Demand Increases, Pouches Look Likely to Become Packaging Industry Staple

Demand Increases, Pouches Look Likely to Become Packaging Industry Staple

Keeping up with packaging trends is just as important for packaging machinery manufacturers as for the packagers of products themselves.  As the most popular packages in the industry change, so must the equipment used to fill, cap, label and otherwise prepare the product.  A new study from the Freedonia Group unsurprisingly suggests that pouches are more than just a packaging trend, and industry professionals better get used to having them around.

According to the study, demand for pouches will reach $9.4 billion in the United States alone by the year 2018.  An article by Julie Harris at Packaging Buzz points out that pouches not only have an aesthetic appeal, but additional advantages as a lightweight, easily portable package.  The reduced weight stems in part from reduced material use which allows more packaging to be shipped for a lower cost when compared to rigid containers.  In other words, pouches not only look good on the shelf, but they can reduce costs for packagers as well.  

For packaging machinery manufacturers, the plastic bottle has been the standard for a number of years now.  Of course, the plastic bottle comes in many shapes, sizes and forms, but more machinery than not has been built for some variation of a plastic bottle over the last decade plus.  Arguably, the growing popularity of the pouch represents a shift in the package of choice, though only time will tell how such a shift plays out.  What is known for sure is that any shift can and likely will change the way packaging machinery is manufactured.  Inline filling machines and rotary fillers are popular choices for plastic bottles.  Spindle capping machines are popular for the screw on caps used on a majority of plastic bottles.  Power belt conveyors easily move most bottles from one packaging machine to another.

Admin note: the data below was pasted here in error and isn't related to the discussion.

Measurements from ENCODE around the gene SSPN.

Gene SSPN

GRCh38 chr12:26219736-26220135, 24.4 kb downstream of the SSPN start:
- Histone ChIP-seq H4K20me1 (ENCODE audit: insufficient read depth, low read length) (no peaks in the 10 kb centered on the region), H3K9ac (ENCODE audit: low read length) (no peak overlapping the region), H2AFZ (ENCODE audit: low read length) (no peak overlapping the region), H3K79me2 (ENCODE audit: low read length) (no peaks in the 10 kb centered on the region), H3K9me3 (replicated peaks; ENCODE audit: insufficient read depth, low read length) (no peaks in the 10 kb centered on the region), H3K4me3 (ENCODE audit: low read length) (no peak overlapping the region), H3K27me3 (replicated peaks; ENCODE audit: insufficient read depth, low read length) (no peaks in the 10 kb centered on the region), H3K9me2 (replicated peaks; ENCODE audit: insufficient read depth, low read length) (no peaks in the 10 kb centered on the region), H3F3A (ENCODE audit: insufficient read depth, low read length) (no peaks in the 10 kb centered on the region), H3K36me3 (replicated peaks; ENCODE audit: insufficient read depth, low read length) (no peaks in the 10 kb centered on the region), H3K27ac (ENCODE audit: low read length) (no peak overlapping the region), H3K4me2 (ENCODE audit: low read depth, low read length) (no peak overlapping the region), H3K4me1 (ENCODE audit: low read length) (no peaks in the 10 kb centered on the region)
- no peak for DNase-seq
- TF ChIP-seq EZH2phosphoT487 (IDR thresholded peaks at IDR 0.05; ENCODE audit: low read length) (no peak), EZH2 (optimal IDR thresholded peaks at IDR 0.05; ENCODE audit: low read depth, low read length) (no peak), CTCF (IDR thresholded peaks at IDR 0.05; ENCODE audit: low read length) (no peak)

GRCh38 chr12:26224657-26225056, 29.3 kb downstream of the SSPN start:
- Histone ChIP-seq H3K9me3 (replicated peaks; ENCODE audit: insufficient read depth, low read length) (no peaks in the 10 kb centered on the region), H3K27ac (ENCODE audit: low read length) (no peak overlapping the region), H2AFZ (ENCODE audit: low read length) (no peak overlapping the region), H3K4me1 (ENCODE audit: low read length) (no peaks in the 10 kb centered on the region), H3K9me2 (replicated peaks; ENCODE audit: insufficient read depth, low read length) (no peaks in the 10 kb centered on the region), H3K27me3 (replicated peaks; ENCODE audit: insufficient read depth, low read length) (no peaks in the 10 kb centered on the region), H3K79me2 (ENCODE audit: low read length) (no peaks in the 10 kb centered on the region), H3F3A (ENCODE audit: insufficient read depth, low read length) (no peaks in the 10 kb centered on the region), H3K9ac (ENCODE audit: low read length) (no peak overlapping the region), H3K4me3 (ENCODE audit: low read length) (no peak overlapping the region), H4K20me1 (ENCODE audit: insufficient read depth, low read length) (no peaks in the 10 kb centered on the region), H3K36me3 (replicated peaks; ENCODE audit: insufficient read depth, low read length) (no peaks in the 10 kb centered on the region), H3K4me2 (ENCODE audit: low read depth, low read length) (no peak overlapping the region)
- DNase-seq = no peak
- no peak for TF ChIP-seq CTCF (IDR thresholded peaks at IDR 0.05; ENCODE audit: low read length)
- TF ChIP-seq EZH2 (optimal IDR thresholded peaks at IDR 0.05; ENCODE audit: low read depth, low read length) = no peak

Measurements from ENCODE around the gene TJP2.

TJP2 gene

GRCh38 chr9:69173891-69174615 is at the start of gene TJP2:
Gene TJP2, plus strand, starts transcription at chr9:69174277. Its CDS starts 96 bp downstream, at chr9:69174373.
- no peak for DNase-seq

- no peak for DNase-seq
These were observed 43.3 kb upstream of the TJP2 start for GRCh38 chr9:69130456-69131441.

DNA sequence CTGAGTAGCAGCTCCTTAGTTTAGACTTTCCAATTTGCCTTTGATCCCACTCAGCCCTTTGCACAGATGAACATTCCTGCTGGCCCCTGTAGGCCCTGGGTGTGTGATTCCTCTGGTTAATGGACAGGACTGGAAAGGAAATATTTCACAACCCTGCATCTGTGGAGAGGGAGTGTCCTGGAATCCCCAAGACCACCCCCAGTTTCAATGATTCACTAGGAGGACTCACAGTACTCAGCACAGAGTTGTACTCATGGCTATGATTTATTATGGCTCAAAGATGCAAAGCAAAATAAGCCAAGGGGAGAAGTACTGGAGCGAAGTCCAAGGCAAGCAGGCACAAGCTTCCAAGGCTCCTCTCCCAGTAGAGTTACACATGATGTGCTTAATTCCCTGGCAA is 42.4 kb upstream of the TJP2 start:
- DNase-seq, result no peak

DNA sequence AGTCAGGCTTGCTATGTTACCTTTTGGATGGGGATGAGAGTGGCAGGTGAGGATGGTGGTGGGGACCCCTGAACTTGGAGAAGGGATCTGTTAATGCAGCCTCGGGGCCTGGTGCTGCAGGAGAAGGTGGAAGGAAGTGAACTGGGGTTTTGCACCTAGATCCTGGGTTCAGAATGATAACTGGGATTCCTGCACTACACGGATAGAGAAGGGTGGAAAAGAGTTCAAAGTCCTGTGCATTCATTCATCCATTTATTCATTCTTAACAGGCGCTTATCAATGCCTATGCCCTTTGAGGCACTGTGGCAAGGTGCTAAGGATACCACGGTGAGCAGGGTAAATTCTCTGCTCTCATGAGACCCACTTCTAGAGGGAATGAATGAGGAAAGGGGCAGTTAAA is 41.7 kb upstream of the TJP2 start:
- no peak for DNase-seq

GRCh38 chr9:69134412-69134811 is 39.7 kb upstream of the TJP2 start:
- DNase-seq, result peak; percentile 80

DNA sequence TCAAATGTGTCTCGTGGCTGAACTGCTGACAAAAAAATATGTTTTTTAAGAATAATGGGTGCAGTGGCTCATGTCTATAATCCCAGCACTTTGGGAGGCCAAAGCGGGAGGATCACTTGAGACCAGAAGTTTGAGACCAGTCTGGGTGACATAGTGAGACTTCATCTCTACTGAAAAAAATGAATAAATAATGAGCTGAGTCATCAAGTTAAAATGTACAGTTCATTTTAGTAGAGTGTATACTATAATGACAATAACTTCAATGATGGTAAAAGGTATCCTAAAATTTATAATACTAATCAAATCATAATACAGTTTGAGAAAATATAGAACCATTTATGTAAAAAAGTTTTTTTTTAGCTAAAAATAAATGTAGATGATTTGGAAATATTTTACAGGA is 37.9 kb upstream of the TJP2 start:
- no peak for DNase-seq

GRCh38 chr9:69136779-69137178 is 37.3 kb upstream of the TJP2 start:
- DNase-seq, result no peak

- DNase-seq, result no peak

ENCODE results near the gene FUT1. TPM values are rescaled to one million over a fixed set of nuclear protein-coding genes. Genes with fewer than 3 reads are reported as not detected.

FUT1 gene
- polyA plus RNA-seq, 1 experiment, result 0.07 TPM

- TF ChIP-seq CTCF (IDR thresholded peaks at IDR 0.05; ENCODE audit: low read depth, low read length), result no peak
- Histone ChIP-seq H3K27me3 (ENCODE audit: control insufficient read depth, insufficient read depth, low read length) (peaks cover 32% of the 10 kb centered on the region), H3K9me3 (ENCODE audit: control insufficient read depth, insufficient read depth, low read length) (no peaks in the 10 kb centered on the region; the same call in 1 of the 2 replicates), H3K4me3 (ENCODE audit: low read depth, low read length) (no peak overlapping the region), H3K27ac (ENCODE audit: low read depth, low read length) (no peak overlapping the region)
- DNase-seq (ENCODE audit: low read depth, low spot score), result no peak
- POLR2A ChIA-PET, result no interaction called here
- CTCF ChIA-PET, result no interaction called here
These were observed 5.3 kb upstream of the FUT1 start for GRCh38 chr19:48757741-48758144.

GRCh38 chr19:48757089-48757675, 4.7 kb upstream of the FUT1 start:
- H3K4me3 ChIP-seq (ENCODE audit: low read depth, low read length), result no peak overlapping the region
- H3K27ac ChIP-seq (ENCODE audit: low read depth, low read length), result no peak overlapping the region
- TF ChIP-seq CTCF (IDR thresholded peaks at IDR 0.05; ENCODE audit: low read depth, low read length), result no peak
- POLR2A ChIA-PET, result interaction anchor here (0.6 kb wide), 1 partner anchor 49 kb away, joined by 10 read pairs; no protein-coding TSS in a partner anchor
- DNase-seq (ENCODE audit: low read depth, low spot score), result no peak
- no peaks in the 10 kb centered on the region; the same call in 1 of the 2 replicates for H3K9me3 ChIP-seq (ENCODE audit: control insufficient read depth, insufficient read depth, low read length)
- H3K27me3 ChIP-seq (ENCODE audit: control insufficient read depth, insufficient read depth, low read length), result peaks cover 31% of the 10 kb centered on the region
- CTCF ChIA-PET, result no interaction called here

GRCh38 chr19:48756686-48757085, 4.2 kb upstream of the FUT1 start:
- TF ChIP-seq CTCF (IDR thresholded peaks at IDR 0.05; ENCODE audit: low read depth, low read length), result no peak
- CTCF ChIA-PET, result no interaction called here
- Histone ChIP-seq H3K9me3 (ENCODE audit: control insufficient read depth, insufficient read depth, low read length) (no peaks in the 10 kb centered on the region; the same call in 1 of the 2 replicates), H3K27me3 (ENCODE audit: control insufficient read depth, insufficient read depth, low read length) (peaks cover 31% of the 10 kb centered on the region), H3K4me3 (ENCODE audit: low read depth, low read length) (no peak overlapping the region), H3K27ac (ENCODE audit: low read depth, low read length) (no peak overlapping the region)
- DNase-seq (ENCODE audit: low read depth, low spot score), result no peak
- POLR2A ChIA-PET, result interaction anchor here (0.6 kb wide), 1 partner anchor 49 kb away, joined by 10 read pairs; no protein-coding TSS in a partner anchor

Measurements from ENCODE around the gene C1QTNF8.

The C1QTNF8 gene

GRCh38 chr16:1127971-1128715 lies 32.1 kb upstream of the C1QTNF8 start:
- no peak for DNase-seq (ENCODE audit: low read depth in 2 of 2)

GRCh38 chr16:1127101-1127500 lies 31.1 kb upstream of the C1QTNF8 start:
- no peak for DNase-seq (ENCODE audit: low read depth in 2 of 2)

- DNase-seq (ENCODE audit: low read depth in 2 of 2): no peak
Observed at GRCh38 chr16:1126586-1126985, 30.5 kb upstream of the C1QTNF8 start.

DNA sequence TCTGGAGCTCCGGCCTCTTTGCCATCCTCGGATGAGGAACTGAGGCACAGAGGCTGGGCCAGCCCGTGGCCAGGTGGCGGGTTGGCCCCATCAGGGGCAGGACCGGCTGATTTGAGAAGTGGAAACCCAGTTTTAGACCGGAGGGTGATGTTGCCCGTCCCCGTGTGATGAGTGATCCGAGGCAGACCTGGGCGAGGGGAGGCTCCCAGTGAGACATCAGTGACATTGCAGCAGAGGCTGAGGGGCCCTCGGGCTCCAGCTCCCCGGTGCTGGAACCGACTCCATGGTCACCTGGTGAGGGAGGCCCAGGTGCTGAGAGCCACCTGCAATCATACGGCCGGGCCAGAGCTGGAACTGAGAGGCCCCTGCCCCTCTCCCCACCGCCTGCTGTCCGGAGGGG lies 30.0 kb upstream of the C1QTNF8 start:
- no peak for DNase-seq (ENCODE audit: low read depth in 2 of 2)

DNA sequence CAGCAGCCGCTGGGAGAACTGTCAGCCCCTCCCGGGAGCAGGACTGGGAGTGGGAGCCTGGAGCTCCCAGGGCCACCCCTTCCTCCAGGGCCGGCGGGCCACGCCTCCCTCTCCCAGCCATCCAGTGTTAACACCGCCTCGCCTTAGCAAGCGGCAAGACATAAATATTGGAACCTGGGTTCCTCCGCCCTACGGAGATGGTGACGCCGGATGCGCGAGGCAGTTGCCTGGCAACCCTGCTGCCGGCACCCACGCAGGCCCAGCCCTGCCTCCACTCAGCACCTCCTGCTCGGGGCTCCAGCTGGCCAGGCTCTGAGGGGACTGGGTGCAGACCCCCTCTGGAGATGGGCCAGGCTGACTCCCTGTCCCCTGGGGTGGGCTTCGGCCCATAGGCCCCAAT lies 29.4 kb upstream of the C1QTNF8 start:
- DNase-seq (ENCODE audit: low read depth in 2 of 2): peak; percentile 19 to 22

While some of this machinery may just require simple modifications to work with pouches, new machinery will undoubtedly be developed as the package evolves, whether the pouch continues to grow or whether a new, as yet unknown package is developed in the future.  While inline machinery may be used for a pouch, other options are undoubtedly available.  Some pouches, for example, come on a roll that allows the filling and sealing to be done on one simple machine.  As a shift to new packaging options occurs, R&D in the packaging machinery industry becomes even more important. 

Of course, plastic bottles and pouches are not the only containers used to package a product, and a large part of packaging machinery manufacturing will always be the design and manufacture of custom equipment.  For now, it appears that the pouch is moving out of the realm of a special, or custom, project for filling machines, capping machines and other packaging equipment and into the realm of a packaging industry staple.